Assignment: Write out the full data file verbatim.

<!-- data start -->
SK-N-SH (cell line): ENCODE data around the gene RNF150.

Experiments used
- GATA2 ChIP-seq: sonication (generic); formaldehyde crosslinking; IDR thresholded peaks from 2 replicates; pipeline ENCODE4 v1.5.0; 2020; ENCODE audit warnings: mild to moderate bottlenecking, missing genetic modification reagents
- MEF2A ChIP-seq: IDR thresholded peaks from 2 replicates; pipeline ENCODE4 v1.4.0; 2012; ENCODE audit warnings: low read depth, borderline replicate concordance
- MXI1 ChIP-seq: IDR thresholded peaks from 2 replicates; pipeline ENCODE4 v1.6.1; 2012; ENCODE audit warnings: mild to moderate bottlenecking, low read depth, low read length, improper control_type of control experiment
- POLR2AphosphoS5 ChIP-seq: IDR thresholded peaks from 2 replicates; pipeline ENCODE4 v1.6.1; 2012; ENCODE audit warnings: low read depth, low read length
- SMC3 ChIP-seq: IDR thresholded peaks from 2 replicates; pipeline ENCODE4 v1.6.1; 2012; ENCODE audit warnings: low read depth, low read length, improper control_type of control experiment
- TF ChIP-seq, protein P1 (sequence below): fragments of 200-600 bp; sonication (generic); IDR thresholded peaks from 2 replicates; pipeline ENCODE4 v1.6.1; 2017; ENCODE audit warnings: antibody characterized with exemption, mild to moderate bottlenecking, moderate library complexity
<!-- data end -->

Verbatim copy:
SK-N-SH (cell line): ENCODE data around the gene RNF150.

Experiments used
- GATA2 ChIP-seq: sonication (generic); formaldehyde crosslinking; IDR thresholded peaks from 2 replicates; pipeline ENCODE4 v1.5.0; 2020; ENCODE audit warnings: mild to moderate bottlenecking, missing genetic modification reagents
- MEF2A ChIP-seq: IDR thresholded peaks from 2 replicates; pipeline ENCODE4 v1.4.0; 2012; ENCODE audit warnings: low read depth, borderline replicate concordance
- MXI1 ChIP-seq: IDR thresholded peaks from 2 replicates; pipeline ENCODE4 v1.6.1; 2012; ENCODE audit warnings: mild to moderate bottlenecking, low read depth, low read length, improper control_type of control experiment
- POLR2AphosphoS5 ChIP-seq: IDR thresholded peaks from 2 replicates; pipeline ENCODE4 v1.6.1; 2012; ENCODE audit warnings: low read depth, low read length
- SMC3 ChIP-seq: IDR thresholded peaks from 2 replicates; pipeline ENCODE4 v1.6.1; 2012; ENCODE audit warnings: low read depth, low read length, improper control_type of control experiment
- TF ChIP-seq, protein P1 (sequence below): fragments of 200-600 bp; sonication (generic); IDR thresholded peaks from 2 replicates; pipeline ENCODE4 v1.6.1; 2017; ENCODE audit warnings: antibody characterized with exemption, mild to moderate bottlenecking, moderate library complexity